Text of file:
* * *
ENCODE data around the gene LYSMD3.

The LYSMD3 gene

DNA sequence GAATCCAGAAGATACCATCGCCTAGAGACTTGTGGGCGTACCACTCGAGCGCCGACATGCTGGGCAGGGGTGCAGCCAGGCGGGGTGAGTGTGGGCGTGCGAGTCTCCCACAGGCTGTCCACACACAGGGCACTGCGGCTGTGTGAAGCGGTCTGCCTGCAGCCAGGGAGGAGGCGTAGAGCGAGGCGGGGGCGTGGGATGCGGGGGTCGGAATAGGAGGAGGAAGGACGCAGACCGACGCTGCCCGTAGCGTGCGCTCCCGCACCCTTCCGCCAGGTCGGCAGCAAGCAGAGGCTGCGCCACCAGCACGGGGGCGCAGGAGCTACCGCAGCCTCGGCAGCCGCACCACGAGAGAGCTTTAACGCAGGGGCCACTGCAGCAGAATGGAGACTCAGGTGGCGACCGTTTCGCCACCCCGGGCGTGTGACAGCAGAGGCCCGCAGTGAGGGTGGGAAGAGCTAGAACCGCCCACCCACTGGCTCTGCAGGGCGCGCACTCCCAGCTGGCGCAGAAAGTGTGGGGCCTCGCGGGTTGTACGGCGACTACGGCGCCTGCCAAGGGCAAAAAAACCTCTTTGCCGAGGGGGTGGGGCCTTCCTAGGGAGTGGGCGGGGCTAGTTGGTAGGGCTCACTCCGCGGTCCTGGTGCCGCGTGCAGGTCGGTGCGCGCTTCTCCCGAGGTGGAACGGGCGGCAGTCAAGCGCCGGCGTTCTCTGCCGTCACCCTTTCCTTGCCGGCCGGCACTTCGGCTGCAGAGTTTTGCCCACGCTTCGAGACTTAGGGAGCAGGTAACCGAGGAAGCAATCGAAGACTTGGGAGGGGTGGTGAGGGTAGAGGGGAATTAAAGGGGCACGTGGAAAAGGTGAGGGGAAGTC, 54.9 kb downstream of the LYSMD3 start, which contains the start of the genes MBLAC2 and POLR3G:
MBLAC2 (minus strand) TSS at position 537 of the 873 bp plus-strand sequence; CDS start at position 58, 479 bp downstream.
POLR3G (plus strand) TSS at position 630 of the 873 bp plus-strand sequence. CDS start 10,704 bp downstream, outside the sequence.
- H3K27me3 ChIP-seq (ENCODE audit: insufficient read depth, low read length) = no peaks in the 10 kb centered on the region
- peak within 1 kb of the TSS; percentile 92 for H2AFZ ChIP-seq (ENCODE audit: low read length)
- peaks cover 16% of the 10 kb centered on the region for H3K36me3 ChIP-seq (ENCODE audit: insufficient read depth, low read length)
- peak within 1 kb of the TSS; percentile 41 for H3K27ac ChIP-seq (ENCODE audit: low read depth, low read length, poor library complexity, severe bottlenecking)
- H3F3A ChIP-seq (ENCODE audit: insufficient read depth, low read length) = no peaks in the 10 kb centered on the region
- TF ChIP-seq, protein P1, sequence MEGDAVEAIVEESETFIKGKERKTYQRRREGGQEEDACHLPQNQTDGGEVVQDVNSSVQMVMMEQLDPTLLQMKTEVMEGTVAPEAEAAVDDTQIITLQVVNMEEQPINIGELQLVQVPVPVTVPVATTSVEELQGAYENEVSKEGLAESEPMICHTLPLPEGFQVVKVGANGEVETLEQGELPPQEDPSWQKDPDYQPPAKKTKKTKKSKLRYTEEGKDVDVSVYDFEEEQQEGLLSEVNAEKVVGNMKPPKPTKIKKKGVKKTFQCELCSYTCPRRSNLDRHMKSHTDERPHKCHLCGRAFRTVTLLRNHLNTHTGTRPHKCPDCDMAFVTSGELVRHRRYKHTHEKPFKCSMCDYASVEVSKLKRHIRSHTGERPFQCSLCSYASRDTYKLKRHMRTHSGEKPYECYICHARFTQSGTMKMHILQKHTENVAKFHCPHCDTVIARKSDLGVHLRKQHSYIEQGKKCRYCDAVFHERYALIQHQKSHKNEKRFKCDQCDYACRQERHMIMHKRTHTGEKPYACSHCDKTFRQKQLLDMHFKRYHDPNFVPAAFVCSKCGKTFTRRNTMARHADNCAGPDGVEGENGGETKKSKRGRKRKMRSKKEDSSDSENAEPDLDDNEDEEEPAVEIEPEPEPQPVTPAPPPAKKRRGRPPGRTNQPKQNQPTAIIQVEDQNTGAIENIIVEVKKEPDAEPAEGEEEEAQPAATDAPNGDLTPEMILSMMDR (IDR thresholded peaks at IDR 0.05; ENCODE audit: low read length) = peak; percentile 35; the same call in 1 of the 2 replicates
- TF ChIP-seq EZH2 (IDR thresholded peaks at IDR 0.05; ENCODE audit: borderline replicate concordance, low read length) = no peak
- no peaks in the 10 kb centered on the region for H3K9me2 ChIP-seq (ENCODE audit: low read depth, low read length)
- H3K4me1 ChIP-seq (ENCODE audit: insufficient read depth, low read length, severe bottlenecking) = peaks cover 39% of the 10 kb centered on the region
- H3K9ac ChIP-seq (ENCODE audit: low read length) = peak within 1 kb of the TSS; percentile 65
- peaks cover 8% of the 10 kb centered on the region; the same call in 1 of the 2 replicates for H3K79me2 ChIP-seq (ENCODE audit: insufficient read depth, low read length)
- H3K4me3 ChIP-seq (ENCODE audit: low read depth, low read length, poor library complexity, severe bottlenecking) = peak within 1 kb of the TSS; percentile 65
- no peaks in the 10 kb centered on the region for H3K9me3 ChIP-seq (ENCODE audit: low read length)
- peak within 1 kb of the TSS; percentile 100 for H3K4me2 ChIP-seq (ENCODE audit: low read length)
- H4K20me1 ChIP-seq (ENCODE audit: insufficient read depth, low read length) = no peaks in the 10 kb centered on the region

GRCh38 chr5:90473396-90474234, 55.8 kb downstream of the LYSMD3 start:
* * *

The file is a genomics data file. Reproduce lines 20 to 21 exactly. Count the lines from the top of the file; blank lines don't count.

- H4K20me1 ChIP-seq (ENCODE audit: insufficient read depth, low read length) = no peaks in the 10 kb centered on the region

GRCh38 chr5:90473396-90474234, 55.8 kb downstream of the LYSMD3 start: